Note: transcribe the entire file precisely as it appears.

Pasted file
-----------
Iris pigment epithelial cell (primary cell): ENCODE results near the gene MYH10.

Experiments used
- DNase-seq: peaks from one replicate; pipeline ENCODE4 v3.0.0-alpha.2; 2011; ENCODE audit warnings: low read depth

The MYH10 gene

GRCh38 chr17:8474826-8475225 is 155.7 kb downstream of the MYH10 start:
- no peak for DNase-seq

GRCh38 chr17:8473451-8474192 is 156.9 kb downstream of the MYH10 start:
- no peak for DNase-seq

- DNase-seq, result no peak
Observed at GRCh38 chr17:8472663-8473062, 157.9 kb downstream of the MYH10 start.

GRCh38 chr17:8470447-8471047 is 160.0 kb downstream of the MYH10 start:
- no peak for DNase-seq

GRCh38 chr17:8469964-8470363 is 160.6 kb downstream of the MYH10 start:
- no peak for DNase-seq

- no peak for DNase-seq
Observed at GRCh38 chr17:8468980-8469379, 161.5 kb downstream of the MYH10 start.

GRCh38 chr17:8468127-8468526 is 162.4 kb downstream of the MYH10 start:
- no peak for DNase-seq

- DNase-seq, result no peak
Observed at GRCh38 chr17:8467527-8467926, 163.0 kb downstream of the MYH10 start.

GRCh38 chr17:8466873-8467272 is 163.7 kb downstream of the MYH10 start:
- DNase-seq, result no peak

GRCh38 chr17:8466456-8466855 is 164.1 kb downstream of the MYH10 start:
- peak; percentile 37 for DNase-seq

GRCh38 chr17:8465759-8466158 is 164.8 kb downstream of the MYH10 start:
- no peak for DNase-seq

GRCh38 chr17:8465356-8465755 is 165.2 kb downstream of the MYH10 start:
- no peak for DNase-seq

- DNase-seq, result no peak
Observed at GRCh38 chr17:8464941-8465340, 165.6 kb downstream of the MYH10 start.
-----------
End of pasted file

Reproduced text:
Iris pigment epithelial cell (primary cell): ENCODE results near the gene MYH10.

Experiments used
- DNase-seq: peaks from one replicate; pipeline ENCODE4 v3.0.0-alpha.2; 2011; ENCODE audit warnings: low read depth

The MYH10 gene

GRCh38 chr17:8474826-8475225 is 155.7 kb downstream of the MYH10 start:
- no peak for DNase-seq

GRCh38 chr17:8473451-8474192 is 156.9 kb downstream of the MYH10 start:
- no peak for DNase-seq

- DNase-seq, result no peak
Observed at GRCh38 chr17:8472663-8473062, 157.9 kb downstream of the MYH10 start.

GRCh38 chr17:8470447-8471047 is 160.0 kb downstream of the MYH10 start:
- no peak for DNase-seq

GRCh38 chr17:8469964-8470363 is 160.6 kb downstream of the MYH10 start:
- no peak for DNase-seq

- no peak for DNase-seq
Observed at GRCh38 chr17:8468980-8469379, 161.5 kb downstream of the MYH10 start.

GRCh38 chr17:8468127-8468526 is 162.4 kb downstream of the MYH10 start:
- no peak for DNase-seq

- DNase-seq, result no peak
Observed at GRCh38 chr17:8467527-8467926, 163.0 kb downstream of the MYH10 start.

GRCh38 chr17:8466873-8467272 is 163.7 kb downstream of the MYH10 start:
- DNase-seq, result no peak

GRCh38 chr17:8466456-8466855 is 164.1 kb downstream of the MYH10 start:
- peak; percentile 37 for DNase-seq

GRCh38 chr17:8465759-8466158 is 164.8 kb downstream of the MYH10 start:
- no peak for DNase-seq

GRCh38 chr17:8465356-8465755 is 165.2 kb downstream of the MYH10 start:
- no peak for DNase-seq

- DNase-seq, result no peak
Observed at GRCh38 chr17:8464941-8465340, 165.6 kb downstream of the MYH10 start.